In defense of productivity

by Jason Swett,

Anti-productivity sentiment

In my career I’ve noticed that a lot of developers have a distaste for the idea of “productivity”. They view it as some sort of toxic, unhealthy obsession. (It always has to be an “obsession”, by the way. One can never just have an interest in productivity.)

Productivity is often associated with working harder and longer, sacrificing oneself for a soulless corporation.

In a lot of ways I actually agree with these people. Having an unhealthy obsession with anything is obviously unhealthy, by definition. And I think working long and hard for its own sake, for no meaningful reward, is a waste of precious time.

But I think sometimes these anti-productivity people are so blinded by their natural aversion to “productivity culture” that they miss out on some good and worthwhile ideas, ideas they would actually like if they opened their minds to them.

“Productivity” is a pretty ambiguous word. It could have a lot of different interpretations. I’d like to share my personal interpretation of productivity which I happen to quite like. Maybe you’d like to adopt it for yourself.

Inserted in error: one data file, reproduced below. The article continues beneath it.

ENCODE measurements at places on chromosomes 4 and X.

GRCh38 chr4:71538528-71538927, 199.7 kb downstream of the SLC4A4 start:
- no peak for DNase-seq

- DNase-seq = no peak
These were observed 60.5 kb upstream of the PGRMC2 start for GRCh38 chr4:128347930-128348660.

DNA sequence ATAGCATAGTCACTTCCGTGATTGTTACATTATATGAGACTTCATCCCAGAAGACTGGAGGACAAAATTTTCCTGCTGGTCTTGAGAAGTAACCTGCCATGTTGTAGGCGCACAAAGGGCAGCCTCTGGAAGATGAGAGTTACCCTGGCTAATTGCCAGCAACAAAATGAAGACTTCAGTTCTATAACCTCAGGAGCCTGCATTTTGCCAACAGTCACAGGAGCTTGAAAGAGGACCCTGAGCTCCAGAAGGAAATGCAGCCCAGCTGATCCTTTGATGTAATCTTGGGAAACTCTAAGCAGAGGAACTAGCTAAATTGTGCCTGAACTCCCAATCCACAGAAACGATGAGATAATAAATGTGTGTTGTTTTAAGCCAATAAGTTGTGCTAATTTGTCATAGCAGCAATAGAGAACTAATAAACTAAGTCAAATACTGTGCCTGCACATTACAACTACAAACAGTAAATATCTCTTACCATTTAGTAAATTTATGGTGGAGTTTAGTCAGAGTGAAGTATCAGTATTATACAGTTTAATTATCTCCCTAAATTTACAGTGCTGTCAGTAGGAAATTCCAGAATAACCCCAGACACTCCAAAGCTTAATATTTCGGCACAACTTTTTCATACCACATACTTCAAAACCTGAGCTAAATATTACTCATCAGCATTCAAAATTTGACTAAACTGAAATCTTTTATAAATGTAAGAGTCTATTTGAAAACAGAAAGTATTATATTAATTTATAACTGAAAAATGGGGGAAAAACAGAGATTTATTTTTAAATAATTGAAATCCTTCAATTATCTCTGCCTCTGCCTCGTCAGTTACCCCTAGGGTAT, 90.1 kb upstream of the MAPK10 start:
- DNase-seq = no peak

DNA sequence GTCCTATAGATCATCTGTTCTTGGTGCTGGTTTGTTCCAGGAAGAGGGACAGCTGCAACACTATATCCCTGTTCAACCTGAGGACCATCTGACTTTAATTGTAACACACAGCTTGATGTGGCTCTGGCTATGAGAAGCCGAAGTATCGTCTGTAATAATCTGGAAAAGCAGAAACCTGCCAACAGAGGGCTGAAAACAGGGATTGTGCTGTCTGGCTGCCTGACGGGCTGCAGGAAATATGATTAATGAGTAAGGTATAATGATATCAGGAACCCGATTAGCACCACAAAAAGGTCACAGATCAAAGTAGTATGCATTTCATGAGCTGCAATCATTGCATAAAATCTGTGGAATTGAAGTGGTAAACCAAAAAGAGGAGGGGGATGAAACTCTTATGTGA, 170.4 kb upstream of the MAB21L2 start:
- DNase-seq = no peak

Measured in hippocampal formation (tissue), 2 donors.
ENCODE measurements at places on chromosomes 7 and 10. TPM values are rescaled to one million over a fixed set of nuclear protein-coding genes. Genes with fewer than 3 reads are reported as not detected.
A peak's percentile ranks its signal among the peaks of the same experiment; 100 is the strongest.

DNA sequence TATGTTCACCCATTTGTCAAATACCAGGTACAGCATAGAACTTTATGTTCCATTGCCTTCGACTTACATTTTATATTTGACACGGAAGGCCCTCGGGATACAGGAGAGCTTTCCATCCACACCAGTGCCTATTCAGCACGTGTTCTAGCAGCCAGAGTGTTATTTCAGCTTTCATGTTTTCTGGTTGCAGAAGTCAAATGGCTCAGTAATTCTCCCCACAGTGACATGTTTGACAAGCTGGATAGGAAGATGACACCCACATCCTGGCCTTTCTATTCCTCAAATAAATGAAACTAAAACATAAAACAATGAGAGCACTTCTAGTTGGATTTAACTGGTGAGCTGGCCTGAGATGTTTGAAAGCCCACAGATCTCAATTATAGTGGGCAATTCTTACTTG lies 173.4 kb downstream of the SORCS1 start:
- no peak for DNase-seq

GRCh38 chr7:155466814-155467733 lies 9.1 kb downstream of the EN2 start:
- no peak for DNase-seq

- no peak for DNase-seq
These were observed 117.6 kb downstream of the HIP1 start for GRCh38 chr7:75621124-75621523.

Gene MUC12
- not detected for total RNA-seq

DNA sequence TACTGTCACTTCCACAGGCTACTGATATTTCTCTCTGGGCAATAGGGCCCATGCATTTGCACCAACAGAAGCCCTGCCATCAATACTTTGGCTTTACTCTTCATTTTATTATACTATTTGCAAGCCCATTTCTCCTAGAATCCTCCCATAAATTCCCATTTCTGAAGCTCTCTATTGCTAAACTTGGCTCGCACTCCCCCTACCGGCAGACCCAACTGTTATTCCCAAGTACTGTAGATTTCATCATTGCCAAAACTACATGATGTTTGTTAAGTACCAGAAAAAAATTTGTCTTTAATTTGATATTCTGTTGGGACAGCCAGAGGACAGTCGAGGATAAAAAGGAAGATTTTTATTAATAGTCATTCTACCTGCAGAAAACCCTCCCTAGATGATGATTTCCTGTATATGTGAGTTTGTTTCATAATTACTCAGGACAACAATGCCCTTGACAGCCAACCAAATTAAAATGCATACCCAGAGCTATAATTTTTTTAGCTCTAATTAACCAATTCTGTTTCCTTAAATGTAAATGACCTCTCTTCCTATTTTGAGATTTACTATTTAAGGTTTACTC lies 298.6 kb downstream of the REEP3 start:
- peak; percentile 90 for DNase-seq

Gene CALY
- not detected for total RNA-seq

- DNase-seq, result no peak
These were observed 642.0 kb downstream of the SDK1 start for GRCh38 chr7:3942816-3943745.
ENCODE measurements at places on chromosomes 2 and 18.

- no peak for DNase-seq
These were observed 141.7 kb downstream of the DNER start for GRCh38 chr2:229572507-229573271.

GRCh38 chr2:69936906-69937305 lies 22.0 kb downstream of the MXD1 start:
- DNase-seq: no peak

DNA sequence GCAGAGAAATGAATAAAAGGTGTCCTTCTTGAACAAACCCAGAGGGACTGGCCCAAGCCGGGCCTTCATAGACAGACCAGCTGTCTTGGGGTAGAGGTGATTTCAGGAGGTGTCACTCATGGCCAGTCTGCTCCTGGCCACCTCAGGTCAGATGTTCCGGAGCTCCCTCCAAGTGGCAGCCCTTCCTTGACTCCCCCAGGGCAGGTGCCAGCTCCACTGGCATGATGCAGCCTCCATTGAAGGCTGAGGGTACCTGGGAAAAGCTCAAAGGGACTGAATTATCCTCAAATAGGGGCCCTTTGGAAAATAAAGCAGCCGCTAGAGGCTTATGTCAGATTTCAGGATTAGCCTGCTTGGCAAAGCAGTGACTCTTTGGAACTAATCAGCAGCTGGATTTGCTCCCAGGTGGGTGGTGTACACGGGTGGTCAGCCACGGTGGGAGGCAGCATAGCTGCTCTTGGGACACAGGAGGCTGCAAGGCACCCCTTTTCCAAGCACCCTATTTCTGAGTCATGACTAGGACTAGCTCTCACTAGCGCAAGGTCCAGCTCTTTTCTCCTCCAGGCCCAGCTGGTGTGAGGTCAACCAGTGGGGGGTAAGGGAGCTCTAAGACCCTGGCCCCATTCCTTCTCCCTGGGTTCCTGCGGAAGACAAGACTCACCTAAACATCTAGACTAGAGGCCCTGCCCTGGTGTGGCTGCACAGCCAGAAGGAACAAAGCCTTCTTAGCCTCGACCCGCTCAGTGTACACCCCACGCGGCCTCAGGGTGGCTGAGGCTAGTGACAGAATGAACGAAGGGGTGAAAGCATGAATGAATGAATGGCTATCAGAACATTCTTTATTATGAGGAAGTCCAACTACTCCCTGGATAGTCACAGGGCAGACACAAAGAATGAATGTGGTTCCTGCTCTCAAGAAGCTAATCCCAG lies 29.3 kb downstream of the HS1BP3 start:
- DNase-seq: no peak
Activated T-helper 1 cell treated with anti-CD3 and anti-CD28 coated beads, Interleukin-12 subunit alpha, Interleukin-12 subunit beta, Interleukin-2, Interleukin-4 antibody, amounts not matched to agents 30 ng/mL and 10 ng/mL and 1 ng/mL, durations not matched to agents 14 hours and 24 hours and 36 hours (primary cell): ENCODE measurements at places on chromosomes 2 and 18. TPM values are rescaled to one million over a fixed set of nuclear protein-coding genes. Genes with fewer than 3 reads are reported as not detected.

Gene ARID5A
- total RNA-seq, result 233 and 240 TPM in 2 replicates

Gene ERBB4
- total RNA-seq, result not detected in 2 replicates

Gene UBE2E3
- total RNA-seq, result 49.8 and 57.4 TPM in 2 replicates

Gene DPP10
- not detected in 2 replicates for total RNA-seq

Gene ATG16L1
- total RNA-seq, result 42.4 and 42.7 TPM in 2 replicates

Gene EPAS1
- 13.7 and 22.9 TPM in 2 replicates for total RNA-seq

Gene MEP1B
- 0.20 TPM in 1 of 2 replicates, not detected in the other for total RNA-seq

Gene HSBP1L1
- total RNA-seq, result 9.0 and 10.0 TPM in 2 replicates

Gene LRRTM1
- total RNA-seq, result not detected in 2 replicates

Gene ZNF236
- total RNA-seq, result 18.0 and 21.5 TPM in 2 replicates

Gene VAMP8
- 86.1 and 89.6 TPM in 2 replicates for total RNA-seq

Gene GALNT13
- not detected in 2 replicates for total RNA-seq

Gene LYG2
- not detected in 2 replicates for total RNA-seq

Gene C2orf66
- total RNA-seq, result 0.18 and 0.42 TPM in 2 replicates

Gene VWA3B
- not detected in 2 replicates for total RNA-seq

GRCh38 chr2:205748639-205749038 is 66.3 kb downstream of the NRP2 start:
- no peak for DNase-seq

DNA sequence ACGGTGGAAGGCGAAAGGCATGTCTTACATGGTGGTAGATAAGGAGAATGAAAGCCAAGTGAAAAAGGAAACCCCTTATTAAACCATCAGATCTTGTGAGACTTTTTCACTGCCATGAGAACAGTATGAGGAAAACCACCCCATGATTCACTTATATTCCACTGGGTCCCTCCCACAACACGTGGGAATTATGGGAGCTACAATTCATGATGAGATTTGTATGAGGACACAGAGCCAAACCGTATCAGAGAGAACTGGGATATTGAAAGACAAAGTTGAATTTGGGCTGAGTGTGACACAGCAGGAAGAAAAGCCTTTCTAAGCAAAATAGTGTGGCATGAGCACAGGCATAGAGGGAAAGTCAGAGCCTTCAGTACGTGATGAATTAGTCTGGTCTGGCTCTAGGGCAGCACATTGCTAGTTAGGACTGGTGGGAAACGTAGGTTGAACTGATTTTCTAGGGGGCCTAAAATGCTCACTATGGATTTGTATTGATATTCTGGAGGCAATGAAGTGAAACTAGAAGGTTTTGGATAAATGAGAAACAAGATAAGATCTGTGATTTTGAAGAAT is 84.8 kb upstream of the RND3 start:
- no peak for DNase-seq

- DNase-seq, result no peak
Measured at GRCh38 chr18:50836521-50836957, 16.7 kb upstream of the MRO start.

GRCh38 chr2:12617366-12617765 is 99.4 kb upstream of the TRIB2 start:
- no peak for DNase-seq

My version of productivity

For me, productivity isn’t about obsessively tracking every minute of the day or working so hard you burn yourself out.

The central idea of productivity for me is decreasing the ratio of effort to value. This could mean working less to create the same value or it could mean working the same to create more value. Or anywhere in between. Each person can decide for themselves where they’d like to set the dial.

I value a calm, healthy mind and body. People obviously do better work when they’re relaxed and even-keeled than when they’re harried and stressed.

Productivity for me is about realizing that our time on this planet is limited and precious, and that we shouldn’t be needlessly wasteful with our time but rather protect it and spend it thoughtfully.

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